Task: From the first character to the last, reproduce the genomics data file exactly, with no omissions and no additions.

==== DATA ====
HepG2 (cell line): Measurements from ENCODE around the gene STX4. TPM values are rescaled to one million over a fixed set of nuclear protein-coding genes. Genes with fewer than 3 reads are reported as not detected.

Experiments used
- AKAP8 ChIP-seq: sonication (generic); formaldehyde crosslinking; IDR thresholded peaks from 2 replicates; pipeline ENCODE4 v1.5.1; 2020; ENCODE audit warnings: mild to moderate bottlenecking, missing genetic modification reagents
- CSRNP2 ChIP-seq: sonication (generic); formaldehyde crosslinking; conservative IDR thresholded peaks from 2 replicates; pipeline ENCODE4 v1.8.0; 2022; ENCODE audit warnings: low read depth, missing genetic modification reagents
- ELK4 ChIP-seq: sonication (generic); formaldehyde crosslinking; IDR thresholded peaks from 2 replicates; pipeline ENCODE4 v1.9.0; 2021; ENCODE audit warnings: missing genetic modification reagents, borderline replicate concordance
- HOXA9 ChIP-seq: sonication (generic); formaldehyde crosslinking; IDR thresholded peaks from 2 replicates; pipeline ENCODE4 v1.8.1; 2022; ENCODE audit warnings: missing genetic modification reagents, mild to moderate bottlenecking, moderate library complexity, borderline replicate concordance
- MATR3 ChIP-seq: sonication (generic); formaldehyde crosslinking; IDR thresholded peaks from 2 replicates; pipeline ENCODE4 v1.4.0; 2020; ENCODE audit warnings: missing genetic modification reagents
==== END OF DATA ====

HepG2 (cell line): Measurements from ENCODE around the gene STX4. TPM values are rescaled to one million over a fixed set of nuclear protein-coding genes. Genes with fewer than 3 reads are reported as not detected.

Experiments used
- AKAP8 ChIP-seq: sonication (generic); formaldehyde crosslinking; IDR thresholded peaks from 2 replicates; pipeline ENCODE4 v1.5.1; 2020; ENCODE audit warnings: mild to moderate bottlenecking, missing genetic modification reagents
- CSRNP2 ChIP-seq: sonication (generic); formaldehyde crosslinking; conservative IDR thresholded peaks from 2 replicates; pipeline ENCODE4 v1.8.0; 2022; ENCODE audit warnings: low read depth, missing genetic modification reagents
- ELK4 ChIP-seq: sonication (generic); formaldehyde crosslinking; IDR thresholded peaks from 2 replicates; pipeline ENCODE4 v1.9.0; 2021; ENCODE audit warnings: missing genetic modification reagents, borderline replicate concordance
- HOXA9 ChIP-seq: sonication (generic); formaldehyde crosslinking; IDR thresholded peaks from 2 replicates; pipeline ENCODE4 v1.8.1; 2022; ENCODE audit warnings: missing genetic modification reagents, mild to moderate bottlenecking, moderate library complexity, borderline replicate concordance
- MATR3 ChIP-seq: sonication (generic); formaldehyde crosslinking; IDR thresholded peaks from 2 replicates; pipeline ENCODE4 v1.4.0; 2020; ENCODE audit warnings: missing genetic modification reagents